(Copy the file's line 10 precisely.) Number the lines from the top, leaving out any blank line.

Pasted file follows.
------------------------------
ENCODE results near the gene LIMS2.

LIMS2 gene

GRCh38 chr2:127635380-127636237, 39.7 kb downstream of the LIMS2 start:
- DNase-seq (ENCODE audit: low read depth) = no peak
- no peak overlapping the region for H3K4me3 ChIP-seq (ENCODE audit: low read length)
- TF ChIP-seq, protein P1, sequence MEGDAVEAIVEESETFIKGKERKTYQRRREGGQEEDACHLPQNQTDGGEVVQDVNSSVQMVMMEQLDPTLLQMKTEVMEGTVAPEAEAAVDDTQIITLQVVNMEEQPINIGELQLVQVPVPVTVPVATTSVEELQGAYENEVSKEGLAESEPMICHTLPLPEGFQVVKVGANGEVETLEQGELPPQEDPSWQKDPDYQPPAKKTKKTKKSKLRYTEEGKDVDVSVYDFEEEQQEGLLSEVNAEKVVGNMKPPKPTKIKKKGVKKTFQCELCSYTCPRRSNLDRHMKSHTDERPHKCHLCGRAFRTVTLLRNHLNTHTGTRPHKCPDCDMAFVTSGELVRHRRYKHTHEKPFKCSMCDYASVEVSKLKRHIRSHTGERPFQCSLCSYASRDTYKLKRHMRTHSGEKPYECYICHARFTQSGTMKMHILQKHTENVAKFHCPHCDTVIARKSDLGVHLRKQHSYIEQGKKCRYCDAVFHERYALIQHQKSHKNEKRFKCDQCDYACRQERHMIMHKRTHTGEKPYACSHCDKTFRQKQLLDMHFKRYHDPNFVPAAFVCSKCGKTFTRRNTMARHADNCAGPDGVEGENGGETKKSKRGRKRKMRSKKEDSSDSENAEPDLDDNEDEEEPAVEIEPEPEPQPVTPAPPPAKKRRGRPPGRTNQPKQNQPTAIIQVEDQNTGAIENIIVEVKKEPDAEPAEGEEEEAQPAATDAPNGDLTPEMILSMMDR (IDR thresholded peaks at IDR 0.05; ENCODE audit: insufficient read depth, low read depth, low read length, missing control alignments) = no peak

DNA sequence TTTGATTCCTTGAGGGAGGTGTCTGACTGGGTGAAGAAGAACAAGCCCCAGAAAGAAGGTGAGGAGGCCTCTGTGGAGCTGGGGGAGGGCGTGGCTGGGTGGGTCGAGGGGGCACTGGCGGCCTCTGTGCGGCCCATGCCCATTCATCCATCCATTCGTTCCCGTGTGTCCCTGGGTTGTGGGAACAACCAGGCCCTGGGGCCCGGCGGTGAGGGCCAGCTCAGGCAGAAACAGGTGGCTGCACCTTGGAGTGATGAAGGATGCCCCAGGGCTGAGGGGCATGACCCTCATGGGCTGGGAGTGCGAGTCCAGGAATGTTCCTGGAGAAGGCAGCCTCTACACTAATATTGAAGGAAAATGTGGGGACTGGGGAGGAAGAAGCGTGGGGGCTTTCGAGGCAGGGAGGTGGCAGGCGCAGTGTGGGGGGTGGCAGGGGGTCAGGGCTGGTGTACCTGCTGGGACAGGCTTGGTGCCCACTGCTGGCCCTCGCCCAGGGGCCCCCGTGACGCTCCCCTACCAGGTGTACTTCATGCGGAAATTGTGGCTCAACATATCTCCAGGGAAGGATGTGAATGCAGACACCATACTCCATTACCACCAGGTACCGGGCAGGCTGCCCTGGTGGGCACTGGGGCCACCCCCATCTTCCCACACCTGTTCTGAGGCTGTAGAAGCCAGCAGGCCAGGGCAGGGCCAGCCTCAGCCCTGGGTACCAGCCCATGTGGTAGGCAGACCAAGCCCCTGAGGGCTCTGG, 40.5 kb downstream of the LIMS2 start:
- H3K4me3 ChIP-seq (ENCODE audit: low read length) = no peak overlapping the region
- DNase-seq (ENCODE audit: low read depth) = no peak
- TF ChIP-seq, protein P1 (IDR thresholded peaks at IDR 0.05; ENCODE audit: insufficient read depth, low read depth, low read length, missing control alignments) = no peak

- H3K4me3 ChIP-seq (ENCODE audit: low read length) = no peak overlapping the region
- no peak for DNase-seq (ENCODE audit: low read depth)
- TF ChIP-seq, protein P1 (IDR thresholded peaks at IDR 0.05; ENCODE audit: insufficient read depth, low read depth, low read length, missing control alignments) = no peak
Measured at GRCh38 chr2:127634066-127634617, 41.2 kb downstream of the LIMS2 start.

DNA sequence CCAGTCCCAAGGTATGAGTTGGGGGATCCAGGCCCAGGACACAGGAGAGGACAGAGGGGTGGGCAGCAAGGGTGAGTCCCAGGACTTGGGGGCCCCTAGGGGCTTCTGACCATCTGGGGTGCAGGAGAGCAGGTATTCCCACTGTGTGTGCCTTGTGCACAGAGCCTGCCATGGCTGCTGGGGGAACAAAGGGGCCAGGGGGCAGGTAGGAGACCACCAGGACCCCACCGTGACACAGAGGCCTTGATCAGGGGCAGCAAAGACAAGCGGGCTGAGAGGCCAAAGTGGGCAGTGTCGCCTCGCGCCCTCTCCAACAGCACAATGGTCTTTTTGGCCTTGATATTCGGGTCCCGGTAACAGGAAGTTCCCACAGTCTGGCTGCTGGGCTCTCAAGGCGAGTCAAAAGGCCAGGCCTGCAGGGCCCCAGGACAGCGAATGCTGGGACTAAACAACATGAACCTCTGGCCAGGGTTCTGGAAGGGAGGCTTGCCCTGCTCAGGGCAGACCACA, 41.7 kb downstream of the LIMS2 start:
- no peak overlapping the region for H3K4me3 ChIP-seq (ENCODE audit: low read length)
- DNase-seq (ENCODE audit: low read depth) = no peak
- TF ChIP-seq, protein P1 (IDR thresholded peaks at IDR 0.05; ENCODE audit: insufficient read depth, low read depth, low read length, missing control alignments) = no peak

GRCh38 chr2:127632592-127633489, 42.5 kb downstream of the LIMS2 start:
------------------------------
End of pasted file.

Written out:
- TF ChIP-seq, protein P1 (IDR thresholded peaks at IDR 0.05; ENCODE audit: insufficient read depth, low read depth, low read length, missing control alignments) = no peak